13 annoying verbs

If you want your corporate PR copy to sound bloated, stilted and riddled with jargon, sprinkle these terms throughout your writing.


No matter how you try to avoid them, annoying verbs surround us.

Maybe you overhear someone use them on the train or while you’re waiting in line to buy coffee. You might have seen them in an online pop-up ad that you can’t close fast enough. Perhaps your kids use them to purposefully annoy you.

Here are a few verbs that can drive corporate communicators crazy:

1. Conversate: Is there something wrong with using “talk” or “converse”?

Questionable: “Maybe we should try to conversate with Grayson instead of sending an email.”

Better: “Maybe we should talk to Grayson instead of sending an email.”

2. Endeavor: When used in corporate communications, “endeavor” can seem weak and unnecessary.

Questionable: “ At Noddles Company, we endeavor to meet our customers’ needs.”

Better: “At Noddles Company, we work hard to meet our customers’ needs.”

3. Empower: Forbes referred to this word as “most condescending transitive verb ever.”

“Braden has empowered us to choose from the two vendors on the approved vendor list.”

4. Guestimate: An estimate is an educated guess, so why combine these words?

Instead, use:

“Please estimate how long it will take to edit John’s bio.”

“Please guess how long it will take to edit John bio.”

5. Impact: Most dictionaries list “to affect or influence” as a definition of the verb “impact,” though some state it is not preferred usage. Bryan Garner, editor of Black’s Law Dictionary, theorizes that this pseudo-verb became popular because most people don’t understand the difference between “effect” and “affect.”

6. Implement: Would you rather listen to a presentation where the speaker uses “implement” with every bullet point or go to the dentist and have a cavity filled?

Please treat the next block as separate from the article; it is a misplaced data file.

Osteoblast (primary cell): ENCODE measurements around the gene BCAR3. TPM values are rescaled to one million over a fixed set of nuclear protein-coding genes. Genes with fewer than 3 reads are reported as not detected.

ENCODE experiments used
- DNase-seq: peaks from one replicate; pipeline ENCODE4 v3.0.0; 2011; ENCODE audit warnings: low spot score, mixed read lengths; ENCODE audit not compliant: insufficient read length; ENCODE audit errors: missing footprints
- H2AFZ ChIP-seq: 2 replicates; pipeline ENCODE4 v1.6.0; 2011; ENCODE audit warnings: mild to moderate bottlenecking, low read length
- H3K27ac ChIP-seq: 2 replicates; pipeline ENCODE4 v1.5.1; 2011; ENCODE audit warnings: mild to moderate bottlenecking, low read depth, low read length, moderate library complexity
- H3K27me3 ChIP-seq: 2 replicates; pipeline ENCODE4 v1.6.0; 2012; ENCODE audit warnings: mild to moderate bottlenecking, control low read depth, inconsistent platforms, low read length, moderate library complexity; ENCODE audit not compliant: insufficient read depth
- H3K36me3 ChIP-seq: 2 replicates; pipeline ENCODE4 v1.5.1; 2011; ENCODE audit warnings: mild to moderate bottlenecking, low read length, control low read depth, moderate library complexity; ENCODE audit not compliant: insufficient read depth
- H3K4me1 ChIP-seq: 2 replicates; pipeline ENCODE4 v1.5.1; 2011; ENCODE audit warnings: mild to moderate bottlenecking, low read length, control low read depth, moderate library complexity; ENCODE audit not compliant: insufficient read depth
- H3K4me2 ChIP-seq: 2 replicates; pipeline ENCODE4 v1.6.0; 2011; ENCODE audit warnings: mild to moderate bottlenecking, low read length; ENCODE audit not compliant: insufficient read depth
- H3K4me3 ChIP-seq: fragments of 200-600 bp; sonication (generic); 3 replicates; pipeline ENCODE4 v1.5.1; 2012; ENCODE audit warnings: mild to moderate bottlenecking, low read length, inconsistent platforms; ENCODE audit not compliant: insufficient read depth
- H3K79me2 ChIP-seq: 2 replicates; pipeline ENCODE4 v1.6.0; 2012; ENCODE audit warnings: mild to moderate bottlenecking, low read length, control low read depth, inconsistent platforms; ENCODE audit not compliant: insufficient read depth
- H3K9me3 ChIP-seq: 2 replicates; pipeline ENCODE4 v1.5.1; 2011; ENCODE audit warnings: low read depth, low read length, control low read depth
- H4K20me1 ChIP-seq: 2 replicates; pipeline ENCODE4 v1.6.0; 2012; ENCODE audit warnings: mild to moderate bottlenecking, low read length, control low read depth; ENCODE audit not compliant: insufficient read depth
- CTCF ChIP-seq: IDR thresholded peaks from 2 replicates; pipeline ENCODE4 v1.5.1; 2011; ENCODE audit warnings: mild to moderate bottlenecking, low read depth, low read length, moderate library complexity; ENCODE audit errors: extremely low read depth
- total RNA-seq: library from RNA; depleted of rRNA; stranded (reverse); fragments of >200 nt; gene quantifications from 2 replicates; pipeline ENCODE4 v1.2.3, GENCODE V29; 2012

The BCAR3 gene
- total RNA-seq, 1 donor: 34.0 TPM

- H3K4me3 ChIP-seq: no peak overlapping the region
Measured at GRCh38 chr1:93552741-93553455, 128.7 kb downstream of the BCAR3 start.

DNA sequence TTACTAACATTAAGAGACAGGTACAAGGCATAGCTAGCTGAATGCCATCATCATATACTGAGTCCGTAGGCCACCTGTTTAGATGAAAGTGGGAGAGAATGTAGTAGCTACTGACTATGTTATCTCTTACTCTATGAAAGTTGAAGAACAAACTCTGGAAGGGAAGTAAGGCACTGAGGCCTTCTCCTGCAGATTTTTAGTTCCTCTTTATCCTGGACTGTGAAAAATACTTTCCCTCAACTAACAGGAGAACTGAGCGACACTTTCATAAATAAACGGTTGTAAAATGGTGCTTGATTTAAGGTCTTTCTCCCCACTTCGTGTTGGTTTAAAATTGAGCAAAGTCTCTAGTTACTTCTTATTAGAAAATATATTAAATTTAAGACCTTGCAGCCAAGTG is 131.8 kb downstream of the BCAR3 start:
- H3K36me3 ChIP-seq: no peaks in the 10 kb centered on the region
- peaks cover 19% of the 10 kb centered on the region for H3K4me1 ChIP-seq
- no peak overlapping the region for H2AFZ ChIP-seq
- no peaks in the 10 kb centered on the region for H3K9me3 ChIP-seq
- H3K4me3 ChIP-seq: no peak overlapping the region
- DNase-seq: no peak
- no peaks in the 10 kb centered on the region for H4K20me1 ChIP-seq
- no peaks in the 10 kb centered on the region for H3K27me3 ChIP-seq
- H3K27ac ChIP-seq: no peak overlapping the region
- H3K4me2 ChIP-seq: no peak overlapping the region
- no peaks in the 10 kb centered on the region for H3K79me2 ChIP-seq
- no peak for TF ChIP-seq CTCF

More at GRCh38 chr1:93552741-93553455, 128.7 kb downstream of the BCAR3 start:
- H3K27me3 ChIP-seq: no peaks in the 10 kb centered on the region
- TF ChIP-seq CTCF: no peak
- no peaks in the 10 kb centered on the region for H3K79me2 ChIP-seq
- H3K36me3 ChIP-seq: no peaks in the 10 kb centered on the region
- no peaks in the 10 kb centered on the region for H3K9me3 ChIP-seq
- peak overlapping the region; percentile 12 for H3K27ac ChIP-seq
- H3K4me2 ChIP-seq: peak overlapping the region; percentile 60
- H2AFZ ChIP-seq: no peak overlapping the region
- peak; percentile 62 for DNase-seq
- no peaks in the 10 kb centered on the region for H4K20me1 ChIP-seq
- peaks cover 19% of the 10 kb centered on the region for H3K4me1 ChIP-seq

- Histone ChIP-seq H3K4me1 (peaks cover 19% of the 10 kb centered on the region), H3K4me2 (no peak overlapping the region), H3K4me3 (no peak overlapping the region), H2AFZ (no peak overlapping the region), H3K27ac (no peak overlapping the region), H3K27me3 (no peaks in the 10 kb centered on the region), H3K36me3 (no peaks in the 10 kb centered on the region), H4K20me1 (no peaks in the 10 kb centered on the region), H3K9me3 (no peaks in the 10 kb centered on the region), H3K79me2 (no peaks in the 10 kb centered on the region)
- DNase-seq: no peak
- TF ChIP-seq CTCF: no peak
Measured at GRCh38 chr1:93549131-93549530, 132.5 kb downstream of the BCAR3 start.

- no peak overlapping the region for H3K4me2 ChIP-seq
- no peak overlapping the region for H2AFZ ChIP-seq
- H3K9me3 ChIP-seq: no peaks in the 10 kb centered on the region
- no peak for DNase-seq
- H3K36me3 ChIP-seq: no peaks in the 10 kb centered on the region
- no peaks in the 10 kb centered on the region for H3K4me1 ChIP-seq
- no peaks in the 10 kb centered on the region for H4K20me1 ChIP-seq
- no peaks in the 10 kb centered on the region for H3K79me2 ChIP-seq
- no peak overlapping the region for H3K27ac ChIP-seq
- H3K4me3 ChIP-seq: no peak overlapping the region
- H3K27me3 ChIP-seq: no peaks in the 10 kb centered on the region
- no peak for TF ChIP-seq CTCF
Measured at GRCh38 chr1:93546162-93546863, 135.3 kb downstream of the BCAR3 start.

Use “start” or “began” instead:

Questionable: “We implemented the new discount program in July.”

Better: “We started the discount program in July.”

7. Leverage: This word works similarly to an experiment with Pavlov and his dogs: I hear the word “leverage” and immediately tune out.

“I think you should leverage your core competencies when applying for your dream job that was recently posted on LinkedIn.”

8. Moisten: “Moist” is one of the most unpleasant words in the English language. “Moisten” is not far behind.

“Moisten the sponge before you wash the dishes.”

9. Peel: This verb means, “to move, separate (off or away),” but it can be annoying when used to talk about a person:

“I need Sam to peel off from the main group and give out pamphlets at the other end of the mall.”

[FREE DOWNLOAD: 10 punctuation essentials]

10. PowerPoint: This is Microsoft’s presentation software, not a verb.

Questionable: “Send me an outline, and I’ll PowerPoint it for you.”

Better: “Send me an outline, and I’ll create a PowerPoint presentation for you.”

11. Promulgate: “Publish” or “issue” are better choices, and using them will make you sound less like a first-year associate at a law firm.

“The new rules have been promulgated in the HR Handbook.”

12. Utilize: Dump the jargon and replace this term with “use.” If you still think “utilize” sounds better, consider this sentence:

“Utilize the Force, Luke.”

13. Vlog: A combination of “video” and “blog,” this word sounds odd and slightly pretentious.

“I’m not sure how to vlog, but Jesse promised to show me how to create content for YouTube.”

How about you, PR Daily readers? Which verbs make you crazy?

A long-time contributor to PR Daily, Laura Hale Brockway is a writer and editor from Austin, Texas. Read more of her work at impertinentremarks.

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